However, what has irritated Hansen for much of the last 10 years is the fact that the IPCC predictions of sea level change in 2001 and 2007 have ignored the melting of ice caps. Furthermore, Hansen is convinced that this is the reason why climate change effects (melting glaciers, permafrost, sea ice, and ice caps in Greenland and West Antarctica) are now accelerating faster than the IPCC predicted: Basically, the IPCC did not allow for amplifying feedback mechanisms. Quite why, I still don’t understand (hopefully I will by the time I finish the book), but I suspect it was because they were relying on climate modelling too much; and not looking out the window enough.

The next factor in the equation (to determine how bad things could get and how quickly they could get there) is the inertia in the climate system: Despite the fact that the Earth can warm-up much quicker than it cools-down (and ice core data do show that air temperatures can change dramatically within just a few years), the oceans take decades to change their overall temperature because of their volume. Although the recent warming (and acidification) of the oceans cannot now be seriously questioned, those that would deny that we have a problem and/or are the cause of the problem will no doubt continue to do so (just as they continue to dispute the veracity of land-based temperature increases). However, what should be remembered is this: Despite all of their limitations, computer modelling did predict the warming of the oceans and the consequential increase in the frequency and intensity of tropical storms, droughts, wildfires, floods, blizzards, etc. Therefore, whilst it may be impossible to prove that any individual extreme weather event is a direct consequence of climate change, in aggregate, it is surely as plain as the nose on your face that this is exactly what we were told would happen. The big question is, what’s next?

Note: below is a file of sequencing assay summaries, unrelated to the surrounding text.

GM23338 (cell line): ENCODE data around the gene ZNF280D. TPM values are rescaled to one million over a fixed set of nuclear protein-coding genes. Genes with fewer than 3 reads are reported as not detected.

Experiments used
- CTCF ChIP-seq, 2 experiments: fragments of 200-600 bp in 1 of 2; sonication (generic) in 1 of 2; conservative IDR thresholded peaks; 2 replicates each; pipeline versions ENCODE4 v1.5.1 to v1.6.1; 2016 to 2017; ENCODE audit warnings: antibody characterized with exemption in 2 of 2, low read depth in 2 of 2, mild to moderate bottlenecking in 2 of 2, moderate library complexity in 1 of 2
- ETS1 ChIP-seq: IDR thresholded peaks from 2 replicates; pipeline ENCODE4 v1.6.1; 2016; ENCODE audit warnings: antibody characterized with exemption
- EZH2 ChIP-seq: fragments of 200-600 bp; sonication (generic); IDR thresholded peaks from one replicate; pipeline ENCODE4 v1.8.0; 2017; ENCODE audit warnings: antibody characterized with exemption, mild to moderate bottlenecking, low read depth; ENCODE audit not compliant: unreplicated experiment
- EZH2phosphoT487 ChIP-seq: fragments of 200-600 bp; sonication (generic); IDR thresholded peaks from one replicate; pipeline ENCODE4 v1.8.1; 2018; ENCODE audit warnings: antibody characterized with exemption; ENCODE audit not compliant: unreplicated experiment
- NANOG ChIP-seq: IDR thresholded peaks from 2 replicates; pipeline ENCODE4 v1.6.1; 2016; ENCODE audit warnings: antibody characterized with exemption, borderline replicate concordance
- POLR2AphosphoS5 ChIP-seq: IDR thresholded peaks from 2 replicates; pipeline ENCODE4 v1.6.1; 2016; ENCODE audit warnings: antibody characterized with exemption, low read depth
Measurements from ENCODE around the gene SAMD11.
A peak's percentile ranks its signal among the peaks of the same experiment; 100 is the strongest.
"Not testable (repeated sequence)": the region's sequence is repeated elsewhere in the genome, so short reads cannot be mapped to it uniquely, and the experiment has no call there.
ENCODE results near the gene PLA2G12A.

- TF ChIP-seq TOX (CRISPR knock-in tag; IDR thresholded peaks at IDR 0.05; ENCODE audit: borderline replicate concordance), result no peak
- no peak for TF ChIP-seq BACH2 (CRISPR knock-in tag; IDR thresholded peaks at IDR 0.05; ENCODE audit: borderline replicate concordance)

Please come back tomorrow to find out! :-)

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  1. [...] Lack: Hansen – where the IPCC went wrong I could have just called this post “Climate science in a nutshell – Part 3” but that would [...]

  2. [...] (i.e. Fundamentally Alter Resource Trajectories). As regular readers will know, I have tried and failed to stop posting items about James Hansen’s book Storms of my Grandchildren but, you will be pleased to know that I have now finished (reading it). Therefore, although it has one hell-of-a “sting in the tail” (that I will get to later in the week), for now, I want to return to the issue I raised in Hansen – where the IPCC went wrong (on 2 November 2011)… [...]